May 30, 2002 dawned, a typically warm New York City day, but this was not a typical day at all. It had been a long, emotionally grueling 8 months and 19 days of cleanup after the September 11, 2001 attacks on the World Trade Center, the Pentagon, and the crash site in Shanksville, Pennsylvania. The majority of the lost were in the World Trade Center in New York City. Those 8 months and 19 days were filled with every possible emotion there could be…from joy when one was found alive, to grief over the lost, to anger at the attack, to hate for the Muslim attackers, to love for the survivors and the families of the lost. It was something that we all knew that we could never really wrap our heads around, and something that we knew we would never forget. It was a senseless attack that proved only that the attackers were insane and filled with hate for Americans and Christians. It was a time when America came together as one, and donated time, money, letters, and love to each other, because we were all victims of this attack, after all.
On May 29, 2002, the last beam was removed from the site…marking the end of the cleanup effort that had been expected to last a year. There were many disappointments in the cleanup, because there were very few people pulled out alive after that first day, and in fact, the last survivor was pulled out 27 hours after the attack. There would be no more lives saved. People were lined up to donate blood in the hope that someone’s life could be saved, but the sad reality was that very few whole bodies were even pulled from the rubble. Most were bits and pieces, body parts, and even just fragments of bone or teeth. Authorities put the final death toll from the World Trade Center’s destruction at 2,823. Of those 2823 people, only 1,102 victims have been identified, and only 289 intact bodies were recovered.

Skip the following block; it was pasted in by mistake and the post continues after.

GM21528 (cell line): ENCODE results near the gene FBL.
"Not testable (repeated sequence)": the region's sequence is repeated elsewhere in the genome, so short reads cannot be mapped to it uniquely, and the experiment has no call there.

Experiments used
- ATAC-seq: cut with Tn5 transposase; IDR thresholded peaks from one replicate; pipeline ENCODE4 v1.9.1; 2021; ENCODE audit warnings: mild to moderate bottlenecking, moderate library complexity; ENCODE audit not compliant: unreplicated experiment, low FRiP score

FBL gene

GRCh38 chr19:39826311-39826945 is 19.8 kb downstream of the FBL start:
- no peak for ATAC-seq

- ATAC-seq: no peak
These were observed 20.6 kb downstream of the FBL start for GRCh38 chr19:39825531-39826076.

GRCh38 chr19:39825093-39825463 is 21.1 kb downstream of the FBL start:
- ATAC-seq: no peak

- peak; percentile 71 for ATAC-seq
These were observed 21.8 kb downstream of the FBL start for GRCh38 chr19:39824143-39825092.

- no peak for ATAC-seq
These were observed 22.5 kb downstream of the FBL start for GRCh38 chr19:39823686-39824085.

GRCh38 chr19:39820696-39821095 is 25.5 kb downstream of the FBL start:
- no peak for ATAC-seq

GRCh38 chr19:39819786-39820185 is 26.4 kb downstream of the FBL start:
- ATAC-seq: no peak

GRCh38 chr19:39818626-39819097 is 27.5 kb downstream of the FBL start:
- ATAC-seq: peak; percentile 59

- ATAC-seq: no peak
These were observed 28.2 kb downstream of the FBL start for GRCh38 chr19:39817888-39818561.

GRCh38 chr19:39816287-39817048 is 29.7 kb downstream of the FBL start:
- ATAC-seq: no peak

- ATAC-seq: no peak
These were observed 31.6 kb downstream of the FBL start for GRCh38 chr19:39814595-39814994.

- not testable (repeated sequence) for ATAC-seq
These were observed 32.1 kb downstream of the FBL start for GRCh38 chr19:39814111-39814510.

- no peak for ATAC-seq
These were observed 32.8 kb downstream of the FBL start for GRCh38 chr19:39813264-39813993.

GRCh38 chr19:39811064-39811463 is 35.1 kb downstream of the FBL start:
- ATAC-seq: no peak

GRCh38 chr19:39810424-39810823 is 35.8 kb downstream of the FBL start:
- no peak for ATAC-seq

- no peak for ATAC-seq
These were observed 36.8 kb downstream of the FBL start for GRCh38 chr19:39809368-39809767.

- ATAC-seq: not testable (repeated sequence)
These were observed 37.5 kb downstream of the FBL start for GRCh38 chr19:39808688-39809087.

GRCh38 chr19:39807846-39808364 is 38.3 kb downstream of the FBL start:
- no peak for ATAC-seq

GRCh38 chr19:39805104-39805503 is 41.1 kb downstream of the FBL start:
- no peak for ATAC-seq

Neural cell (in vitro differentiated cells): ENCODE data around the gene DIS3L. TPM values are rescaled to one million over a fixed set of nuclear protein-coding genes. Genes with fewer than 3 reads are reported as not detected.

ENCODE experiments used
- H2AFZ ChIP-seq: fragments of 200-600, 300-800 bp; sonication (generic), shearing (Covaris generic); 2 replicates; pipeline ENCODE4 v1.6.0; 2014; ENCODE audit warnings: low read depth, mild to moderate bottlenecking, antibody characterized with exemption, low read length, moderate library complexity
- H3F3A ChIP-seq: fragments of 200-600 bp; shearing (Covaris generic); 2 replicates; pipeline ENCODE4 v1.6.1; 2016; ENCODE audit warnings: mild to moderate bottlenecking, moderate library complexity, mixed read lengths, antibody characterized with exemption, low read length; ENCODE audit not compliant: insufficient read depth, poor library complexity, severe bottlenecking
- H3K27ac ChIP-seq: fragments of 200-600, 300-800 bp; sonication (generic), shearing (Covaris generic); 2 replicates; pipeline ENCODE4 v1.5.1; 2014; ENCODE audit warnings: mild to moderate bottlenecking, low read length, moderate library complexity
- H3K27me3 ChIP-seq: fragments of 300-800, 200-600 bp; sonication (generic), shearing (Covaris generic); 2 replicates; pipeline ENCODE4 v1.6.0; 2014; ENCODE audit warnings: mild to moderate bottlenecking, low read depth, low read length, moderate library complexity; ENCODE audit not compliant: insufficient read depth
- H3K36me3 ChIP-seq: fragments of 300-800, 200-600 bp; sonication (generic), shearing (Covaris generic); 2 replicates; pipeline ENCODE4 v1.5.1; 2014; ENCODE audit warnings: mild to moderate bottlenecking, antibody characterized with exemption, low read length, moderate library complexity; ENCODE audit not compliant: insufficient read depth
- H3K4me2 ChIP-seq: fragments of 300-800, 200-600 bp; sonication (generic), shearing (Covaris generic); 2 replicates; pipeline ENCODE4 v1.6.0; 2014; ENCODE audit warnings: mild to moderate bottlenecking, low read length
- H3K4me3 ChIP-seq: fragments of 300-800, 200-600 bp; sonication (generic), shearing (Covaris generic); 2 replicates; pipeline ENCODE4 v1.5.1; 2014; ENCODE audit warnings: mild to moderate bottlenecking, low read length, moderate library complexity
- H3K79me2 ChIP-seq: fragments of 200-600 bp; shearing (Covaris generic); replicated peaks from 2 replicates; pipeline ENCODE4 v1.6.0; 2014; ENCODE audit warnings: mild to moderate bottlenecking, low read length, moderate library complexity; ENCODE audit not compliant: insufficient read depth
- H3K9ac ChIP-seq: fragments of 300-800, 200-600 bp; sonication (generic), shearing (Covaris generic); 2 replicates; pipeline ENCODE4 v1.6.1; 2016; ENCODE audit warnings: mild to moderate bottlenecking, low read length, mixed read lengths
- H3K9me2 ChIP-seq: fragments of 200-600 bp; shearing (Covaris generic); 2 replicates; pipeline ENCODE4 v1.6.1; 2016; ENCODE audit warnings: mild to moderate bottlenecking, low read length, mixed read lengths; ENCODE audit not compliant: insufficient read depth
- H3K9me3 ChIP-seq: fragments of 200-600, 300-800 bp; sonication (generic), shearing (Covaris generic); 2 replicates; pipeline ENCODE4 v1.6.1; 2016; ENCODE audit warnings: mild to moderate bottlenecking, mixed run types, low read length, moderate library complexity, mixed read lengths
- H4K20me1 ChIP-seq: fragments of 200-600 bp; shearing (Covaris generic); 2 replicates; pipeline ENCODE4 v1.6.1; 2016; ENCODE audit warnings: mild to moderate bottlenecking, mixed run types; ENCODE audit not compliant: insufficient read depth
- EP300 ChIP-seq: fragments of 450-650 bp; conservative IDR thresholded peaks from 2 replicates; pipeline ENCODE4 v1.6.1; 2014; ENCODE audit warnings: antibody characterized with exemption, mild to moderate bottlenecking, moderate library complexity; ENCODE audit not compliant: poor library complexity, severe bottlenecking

The ceremony…if it could really be called that, because ceremony usually means a happy event…began in silence. There would be no speeches. Thousands of people stood silently in one place…Ground Zero, and no one spoke…no one spoke!! The ceremony began with the sound of a fire bell ringing for the fallen firefighters at 10:29 am ET, the same time the World Trade Center’s north tower collapsed on September 11, 2001. Thousands of people stood in silence, some with tears streaming from their eyes, as an honor guard made up of police, firefighters, and representatives of other agencies walked slowly up a ramp from the site carrying a stretcher bearing only an American flag. The flag, symbolizing the victims who were killed on September 11, but never found, was placed into a waiting ambulance. It was followed by a flatbed truck carrying the last 50 ton steel column from the site of the Trade Center ruins. The beam was part of the southeast corner of the south tower. It was hoisted onto a flatbed truck and shrouded in black cloth after its removal on May 29, 2002. Ten minutes into the ceremony, a pair of buglers…one from New York’s Police Department, the other from the New York Fire Department…played “Taps,” followed by a flyover of NYPD helicopters. Among the dead following the horrific attack, were 343 New York firefighters and an estimated 70 police officers from various departments, including 37 from New York’s Port Authority and 23 from the New York Police Department. Fewer than half of the firefighters who died were recovered. Five of them were from the Chelsea Firehouse, Engine 3 and Ladder 12. At the fire stations and police stations in New York City, dozens of family and friends watched the tribute on television. Hundreds of workers had labored around the clock since September 11 to recover the bodies of those who died in the attack and to remove the 1.6 million tons of steel and concrete left behind. The debris was moved to a Staten Island landfill, but reminders of the attack remain in the area. “It’s over, but it will never be forgotten,” said FDNY Battalion Commander Richard Picciotto, who was in the north tower when it was hit. He was right. Today marks the 15th anniversary of that ceremony, and we have not forgotten.